A group of “teens” get together for a parent-free weekend, but when one of them suggests they play a creepy game called The Midnight Game they discover too late that not all games are meant to be fun. There are actually some solid moments and ideas in this otherwise generic chiller including the first appearance of a devilish entity and the final few minutes. The script follows too many horror cliches, but if you can get past them it’s worth a watch.
[DVD extras: None]
Farmer Vincent and his sister Ida are good country folks making all-American food for hungry people like you and others. Sure, sometimes it’s also made from people… but whatever. This early ’80s horror/comedy is beloved by many, but I just can’t get on-board. For me the comedy half is just too broad and the horror too weak. Still, fans will love Scream Factory’s new Blu for both its HD image and the new commentary track with director Kevin Connor.
[Blu-ray/DVD extras: Commentary, interviews, featurette, trailer]
A pregnant woman on the way home from her doctor’s office is attacked, her stomach bashed repeatedly, and when she comes to she discovers she’s lost the baby. Things get progressively stranger from there. There are some fun and interesting moments to be found here, but I’m not entirely convinced the movie needed to be two hours long. It also suffers from some suspect acting and a score that thinks it’s in a Brian De Palma movie, but there’s enough going on here (after the rough opening half hour) to make it worth a watch. The script’s bigger moments and ideas work better than its dialogue and smaller bits too.
[Blu-ray/DVD extras: Behind the scenes, featurettes, interviews, trailer]
Paul Maguire (Nicolas Cage) is a respectable, successful developer raising a daughter with his new wife Vanessa (Rachel Nichols), but his seemingly perfect life is thrown into chaos when a night out ends with a visit from the police and the discovery that his daughter Caitlin has been abducted. Director Paco Cabezas‘ first English-language film packs a lot of action and familiar faces into a story that is 90% generic and 10% interesting twist. That’s neither a recipe for success nor failure so the end result is a mild, instantly forgettable diversion that fans of low concept thrills will probably enjoy well enough.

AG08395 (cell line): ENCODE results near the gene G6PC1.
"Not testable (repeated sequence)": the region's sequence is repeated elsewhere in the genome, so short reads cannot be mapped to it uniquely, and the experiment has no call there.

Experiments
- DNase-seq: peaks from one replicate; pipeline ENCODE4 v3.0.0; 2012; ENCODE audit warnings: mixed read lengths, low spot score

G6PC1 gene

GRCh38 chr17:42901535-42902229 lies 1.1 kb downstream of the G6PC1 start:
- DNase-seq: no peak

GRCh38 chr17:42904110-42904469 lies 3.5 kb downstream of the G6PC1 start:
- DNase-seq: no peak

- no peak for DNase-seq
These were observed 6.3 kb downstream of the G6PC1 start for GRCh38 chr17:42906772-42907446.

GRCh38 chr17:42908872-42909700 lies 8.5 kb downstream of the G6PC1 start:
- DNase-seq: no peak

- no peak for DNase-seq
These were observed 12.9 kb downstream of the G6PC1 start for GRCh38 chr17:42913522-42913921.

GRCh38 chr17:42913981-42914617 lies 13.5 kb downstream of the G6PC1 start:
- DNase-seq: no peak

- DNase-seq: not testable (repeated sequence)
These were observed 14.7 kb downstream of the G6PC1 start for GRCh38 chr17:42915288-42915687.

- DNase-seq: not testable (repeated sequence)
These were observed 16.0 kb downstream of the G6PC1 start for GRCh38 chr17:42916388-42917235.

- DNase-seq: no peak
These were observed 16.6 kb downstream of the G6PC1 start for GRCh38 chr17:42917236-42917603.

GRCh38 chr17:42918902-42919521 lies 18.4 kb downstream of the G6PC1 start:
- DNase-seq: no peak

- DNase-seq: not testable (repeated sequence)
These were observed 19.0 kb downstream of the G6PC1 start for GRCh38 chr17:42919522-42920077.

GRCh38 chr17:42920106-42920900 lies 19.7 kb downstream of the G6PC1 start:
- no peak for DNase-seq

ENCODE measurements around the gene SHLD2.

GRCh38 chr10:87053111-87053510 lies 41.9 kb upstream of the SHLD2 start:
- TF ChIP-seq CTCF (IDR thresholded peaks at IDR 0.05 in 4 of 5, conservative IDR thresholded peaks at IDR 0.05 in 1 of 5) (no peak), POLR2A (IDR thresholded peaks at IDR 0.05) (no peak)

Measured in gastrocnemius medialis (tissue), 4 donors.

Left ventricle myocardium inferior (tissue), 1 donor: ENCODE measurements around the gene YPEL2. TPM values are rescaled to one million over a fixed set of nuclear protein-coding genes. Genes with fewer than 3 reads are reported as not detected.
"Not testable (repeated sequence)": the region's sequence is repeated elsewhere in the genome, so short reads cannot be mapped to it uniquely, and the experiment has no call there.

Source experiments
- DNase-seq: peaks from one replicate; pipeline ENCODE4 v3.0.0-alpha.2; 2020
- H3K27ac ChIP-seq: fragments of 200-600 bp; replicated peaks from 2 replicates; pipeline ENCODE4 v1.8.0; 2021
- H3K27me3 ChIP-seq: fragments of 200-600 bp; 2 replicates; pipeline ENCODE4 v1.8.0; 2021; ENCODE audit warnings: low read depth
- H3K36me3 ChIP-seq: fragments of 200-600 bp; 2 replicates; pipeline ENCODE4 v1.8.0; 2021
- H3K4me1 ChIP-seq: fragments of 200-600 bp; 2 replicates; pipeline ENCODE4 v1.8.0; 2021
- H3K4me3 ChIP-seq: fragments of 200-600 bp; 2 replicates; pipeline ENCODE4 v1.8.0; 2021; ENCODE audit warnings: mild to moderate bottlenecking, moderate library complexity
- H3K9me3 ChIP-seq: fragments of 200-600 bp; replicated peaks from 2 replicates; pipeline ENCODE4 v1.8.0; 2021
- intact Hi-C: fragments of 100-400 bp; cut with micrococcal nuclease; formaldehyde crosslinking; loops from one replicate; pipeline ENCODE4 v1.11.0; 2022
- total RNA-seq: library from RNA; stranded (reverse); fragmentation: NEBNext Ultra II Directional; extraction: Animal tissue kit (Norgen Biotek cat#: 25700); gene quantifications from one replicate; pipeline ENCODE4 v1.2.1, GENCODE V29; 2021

[Blu-ray/DVD extras: Making of, deleted scenes, alternate ending]
Eric Lomax (Colin Firth) was an officer during World War II who spent life-altering time as a POW under Japanese control. Decades later he still suffers the mental repercussions of the torture he endured, but when it begins taking a dark toll on his marriage he’s forced to confront the man responsible face to face. Firth is fantastic and the story manages a strong narrative about the need for forgiveness and the power of redemption. Even better, the film features Nicole Kidman’s best role and performance in years.
[Blu-ray/DVD extras: Commentary, making of]
A love triangle erupts on the idyllic coast of pre-WWII England between Dominic Cooper, Emily Browning and Dan Stevens in this lushly dramatic true story. The story here is well tread in the general sense as a woman is torn between two friends, one upper class and one a working man, but the cast and attractive visuals keep things interesting enough.
[DVD extras: Interview]
An attempted casino robbery leaves some of the team arrested and others free, but the one with the money ends up in a far stranger place. A decade later he’s a small-town sheriff with a fractured memory of his criminal past, but when the rest of the crew comes looking for the cash he’s forced to decide where his loyalties lie. This low-key, modern-day western has a couple high points ‐ some laughs and Alfred Molina ‐ but the action is weakly edited and it’s off-putting when it lathers the bad guys in “cool” as they gun down police officers. Eh, maybe I’m just getting old. Jean Claude Van Damme completists take note, he’s in this for a little bit too.
[Blu-ray/DVD extras: Interviews, trailer]
Perhaps you’ve heard of the Teenage Mutant Ninja Turtles. Maybe you’ve been a fan for years, maybe you just watched the big screen reboot. Regardless of where you stand in your TMNT fandom this doc is guaranteed to be a source of revelations and anecdotes about the comic’s creation and longevity. I’m no fan of the turtles at all really, but even for me this is an engaging look behind the scenes of an unintentional phenomenon.
[DVD extras: None]
Also out this week, but I haven’t seen the movie/TV show and/or review material was unavailable:
Agency of Vengeance: Dark Rising
Batman: Assault on Arkham
Bitten: The Complete First Season
The Children’s Hour
Crawl or Die
Gunsmoke: The Tenth Season
Love Streams (Criterion)
Power Rangers: Megaforce ‐ A Battle to the Finish